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Non-Fiction

Captive doc series coming to digital

Netflix has ordered the new series from U.K. indie Lightbox, in partnership with Hypnotic. It will focus on real-life, high-profile hostage situations.
April 19, 2016

Netflix has commissioned U.K. indie Lightbox Entertainment to produce Captive, an eight-part original documentary series on hostage crises.

The eight-episode series is expected to detail some of the most high-profile and challenging hostage negotiation cases of the modern day. The series will reveal how hostage-taking and resolution efforts have evolved and escalated on an international scale.

Each episode of the series will explore various situations from the viewpoints of those involved, from the victims’ families and the tactical negotiators, to government officials and the kidnappers themselves.

The project is conceived and produced by Lightbox – founded by Academy-awarded producer Simon Chinn (pictured, left) and Emmy-winning Jonathan Chinn (right) – in tandem with The Bourne Identity director Doug Liman and producer Dave Bartis’ shop Hypnotic.

Simon and Jonathan Chinn serve as executive producers for Lightbox, alongside Hypnotic’s Liman, Bartis and Gene Klein, as well as Netflix’s Lisa Nishimura, Adam Del Deo  and Jason Spingarn-Koff. Alex Marengo serves as showrunner with Kathryn Taylor series producing.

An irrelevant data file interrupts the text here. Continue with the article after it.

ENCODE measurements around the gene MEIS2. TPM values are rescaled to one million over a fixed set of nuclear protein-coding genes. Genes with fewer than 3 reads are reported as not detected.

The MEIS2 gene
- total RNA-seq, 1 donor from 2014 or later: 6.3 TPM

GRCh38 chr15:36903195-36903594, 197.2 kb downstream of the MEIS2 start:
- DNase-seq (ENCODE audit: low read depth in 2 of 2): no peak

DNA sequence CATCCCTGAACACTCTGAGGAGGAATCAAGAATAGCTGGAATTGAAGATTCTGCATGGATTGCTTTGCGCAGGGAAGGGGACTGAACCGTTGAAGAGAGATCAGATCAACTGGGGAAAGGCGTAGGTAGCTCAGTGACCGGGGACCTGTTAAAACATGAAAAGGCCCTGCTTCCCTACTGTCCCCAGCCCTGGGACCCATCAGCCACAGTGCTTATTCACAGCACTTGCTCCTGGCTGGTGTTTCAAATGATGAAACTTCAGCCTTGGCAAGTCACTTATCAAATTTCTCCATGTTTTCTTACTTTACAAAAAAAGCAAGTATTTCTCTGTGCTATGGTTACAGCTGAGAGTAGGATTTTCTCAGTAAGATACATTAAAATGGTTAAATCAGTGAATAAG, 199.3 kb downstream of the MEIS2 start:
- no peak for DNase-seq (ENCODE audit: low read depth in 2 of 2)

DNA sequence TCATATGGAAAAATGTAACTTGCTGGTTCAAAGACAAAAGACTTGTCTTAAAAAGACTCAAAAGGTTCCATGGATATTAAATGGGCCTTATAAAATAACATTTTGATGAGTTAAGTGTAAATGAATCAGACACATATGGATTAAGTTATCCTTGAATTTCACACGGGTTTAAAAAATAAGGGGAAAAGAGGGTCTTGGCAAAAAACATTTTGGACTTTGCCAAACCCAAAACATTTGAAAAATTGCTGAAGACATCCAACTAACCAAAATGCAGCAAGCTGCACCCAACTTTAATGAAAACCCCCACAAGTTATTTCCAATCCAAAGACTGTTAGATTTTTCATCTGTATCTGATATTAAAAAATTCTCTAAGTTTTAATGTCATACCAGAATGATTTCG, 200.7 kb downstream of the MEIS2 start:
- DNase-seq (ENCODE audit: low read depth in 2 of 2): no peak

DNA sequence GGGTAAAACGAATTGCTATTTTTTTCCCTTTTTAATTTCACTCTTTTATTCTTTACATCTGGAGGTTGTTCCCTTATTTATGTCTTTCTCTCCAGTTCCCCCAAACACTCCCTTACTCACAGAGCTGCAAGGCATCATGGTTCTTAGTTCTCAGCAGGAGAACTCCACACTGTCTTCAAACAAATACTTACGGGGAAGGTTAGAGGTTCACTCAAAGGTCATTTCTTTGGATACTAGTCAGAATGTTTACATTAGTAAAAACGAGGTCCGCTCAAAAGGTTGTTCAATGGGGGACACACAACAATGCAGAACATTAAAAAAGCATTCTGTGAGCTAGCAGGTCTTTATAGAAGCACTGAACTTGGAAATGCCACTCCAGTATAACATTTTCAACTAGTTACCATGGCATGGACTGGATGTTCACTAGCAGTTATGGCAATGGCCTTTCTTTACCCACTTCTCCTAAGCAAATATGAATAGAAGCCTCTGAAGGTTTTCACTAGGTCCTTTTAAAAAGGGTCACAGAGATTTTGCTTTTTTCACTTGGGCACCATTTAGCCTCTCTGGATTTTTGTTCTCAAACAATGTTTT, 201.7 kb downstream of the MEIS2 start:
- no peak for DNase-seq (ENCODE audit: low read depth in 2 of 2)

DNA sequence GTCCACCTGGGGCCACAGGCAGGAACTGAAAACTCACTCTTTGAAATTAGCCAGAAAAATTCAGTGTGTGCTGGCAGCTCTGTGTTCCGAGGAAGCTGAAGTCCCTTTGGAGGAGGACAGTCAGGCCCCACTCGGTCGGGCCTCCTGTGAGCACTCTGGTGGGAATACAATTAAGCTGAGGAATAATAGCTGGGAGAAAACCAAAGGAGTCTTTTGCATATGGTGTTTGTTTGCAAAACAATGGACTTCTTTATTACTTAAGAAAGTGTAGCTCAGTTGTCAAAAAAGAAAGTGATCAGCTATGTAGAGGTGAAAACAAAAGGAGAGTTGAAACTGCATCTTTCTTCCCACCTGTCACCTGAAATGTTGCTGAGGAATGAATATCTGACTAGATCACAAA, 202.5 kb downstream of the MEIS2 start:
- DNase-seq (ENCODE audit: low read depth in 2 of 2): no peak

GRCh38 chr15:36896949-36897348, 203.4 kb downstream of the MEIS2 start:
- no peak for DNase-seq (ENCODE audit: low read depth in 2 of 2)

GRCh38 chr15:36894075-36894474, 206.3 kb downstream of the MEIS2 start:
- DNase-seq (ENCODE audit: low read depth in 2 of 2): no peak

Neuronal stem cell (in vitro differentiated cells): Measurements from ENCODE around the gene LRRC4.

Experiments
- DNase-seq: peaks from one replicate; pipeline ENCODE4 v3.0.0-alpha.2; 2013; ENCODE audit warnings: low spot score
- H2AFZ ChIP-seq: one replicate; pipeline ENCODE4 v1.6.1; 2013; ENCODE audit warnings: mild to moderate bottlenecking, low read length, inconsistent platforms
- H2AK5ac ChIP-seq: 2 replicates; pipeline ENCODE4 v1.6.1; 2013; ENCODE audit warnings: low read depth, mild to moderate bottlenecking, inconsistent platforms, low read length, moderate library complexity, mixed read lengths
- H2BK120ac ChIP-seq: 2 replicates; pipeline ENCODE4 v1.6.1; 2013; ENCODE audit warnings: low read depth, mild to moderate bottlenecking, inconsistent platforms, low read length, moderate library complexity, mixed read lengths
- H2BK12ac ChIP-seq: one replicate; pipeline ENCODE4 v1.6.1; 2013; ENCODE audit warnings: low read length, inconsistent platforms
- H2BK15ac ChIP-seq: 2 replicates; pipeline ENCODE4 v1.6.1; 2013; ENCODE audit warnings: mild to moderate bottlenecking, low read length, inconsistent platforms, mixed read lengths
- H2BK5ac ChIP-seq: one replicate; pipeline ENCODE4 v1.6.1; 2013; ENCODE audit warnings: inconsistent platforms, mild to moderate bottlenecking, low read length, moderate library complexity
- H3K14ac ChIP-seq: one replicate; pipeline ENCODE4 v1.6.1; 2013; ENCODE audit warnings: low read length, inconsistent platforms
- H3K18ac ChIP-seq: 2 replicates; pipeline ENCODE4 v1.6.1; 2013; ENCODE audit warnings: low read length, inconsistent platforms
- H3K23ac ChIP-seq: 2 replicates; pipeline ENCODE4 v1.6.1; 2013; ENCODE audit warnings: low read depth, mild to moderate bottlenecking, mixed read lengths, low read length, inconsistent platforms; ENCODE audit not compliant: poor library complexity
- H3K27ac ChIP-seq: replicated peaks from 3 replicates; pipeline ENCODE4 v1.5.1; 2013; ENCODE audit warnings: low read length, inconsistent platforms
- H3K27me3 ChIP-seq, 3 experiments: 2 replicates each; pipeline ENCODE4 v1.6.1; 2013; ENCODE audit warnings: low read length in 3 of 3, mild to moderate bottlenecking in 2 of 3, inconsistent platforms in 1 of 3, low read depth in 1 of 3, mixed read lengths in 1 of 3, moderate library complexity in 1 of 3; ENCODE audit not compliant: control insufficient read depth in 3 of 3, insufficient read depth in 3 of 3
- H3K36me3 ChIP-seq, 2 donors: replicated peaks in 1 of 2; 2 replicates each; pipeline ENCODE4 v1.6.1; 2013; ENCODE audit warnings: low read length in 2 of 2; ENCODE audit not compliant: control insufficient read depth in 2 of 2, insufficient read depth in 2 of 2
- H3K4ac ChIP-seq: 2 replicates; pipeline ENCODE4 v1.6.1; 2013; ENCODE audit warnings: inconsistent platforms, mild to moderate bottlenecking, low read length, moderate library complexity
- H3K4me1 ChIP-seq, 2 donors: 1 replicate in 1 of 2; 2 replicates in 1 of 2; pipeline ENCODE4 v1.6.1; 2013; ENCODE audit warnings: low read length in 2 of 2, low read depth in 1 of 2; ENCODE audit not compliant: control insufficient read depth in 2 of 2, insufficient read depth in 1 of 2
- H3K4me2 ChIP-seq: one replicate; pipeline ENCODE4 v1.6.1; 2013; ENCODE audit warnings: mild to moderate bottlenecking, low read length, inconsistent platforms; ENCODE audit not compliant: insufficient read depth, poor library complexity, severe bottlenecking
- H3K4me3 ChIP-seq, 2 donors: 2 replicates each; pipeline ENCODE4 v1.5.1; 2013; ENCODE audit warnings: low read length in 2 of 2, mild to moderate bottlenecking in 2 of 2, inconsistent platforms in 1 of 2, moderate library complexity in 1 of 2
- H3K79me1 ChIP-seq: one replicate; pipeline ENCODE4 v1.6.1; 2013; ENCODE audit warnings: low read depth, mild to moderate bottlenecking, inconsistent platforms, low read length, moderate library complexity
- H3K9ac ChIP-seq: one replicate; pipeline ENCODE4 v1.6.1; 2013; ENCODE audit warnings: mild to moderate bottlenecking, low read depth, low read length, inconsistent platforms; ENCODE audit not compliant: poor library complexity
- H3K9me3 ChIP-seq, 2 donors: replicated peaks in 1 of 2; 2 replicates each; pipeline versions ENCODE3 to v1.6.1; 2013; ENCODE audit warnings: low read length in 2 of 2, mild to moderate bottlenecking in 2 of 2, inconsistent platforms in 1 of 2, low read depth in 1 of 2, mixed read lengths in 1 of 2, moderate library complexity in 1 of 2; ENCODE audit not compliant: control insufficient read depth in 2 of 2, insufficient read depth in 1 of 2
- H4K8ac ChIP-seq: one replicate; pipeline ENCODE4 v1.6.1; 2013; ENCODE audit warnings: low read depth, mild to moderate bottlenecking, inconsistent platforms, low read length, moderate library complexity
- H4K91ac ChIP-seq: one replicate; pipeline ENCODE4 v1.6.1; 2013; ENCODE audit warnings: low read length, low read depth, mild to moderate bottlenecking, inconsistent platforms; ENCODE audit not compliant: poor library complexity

Netflix is the latest broadcaster to take on a series about hostage-taking. Last month, Investigation Discovery began airing Deadly Demands, a six-part hostage negotiation docuseries from Sirens Media.

“Each episode of Captive will reflect the tension that arises from the life and death stakes involved but also truly reveal the complexity inherent in every hostage crisis,” said Simon Chinn and Jonathan Chinn, co-founders of Lightbox, in a joint statement.

“This series pairs Lightbox’s experience making award-winning narrative documentaries with the cinematic pedigree of Doug Liman, whose renowned body of work has established him as a true expert in the portrayal of covert affairs, reconnaissance and espionage,” added Lisa Nishimura, Netflix VP of original documentary programming, in a statement.

Story courtesy of Realscreen

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